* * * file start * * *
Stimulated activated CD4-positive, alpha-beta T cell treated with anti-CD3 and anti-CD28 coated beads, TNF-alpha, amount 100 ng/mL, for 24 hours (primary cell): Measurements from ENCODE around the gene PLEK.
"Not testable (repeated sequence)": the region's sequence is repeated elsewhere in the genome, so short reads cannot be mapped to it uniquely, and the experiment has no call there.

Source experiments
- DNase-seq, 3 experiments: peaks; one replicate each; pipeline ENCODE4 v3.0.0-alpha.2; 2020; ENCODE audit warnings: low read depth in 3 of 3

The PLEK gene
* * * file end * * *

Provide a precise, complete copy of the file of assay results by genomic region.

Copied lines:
Stimulated activated CD4-positive, alpha-beta T cell treated with anti-CD3 and anti-CD28 coated beads, TNF-alpha, amount 100 ng/mL, for 24 hours (primary cell): Measurements from ENCODE around the gene PLEK.
"Not testable (repeated sequence)": the region's sequence is repeated elsewhere in the genome, so short reads cannot be mapped to it uniquely, and the experiment has no call there.

Source experiments
- DNase-seq, 3 experiments: peaks; one replicate each; pipeline ENCODE4 v3.0.0-alpha.2; 2020; ENCODE audit warnings: low read depth in 3 of 3

The PLEK gene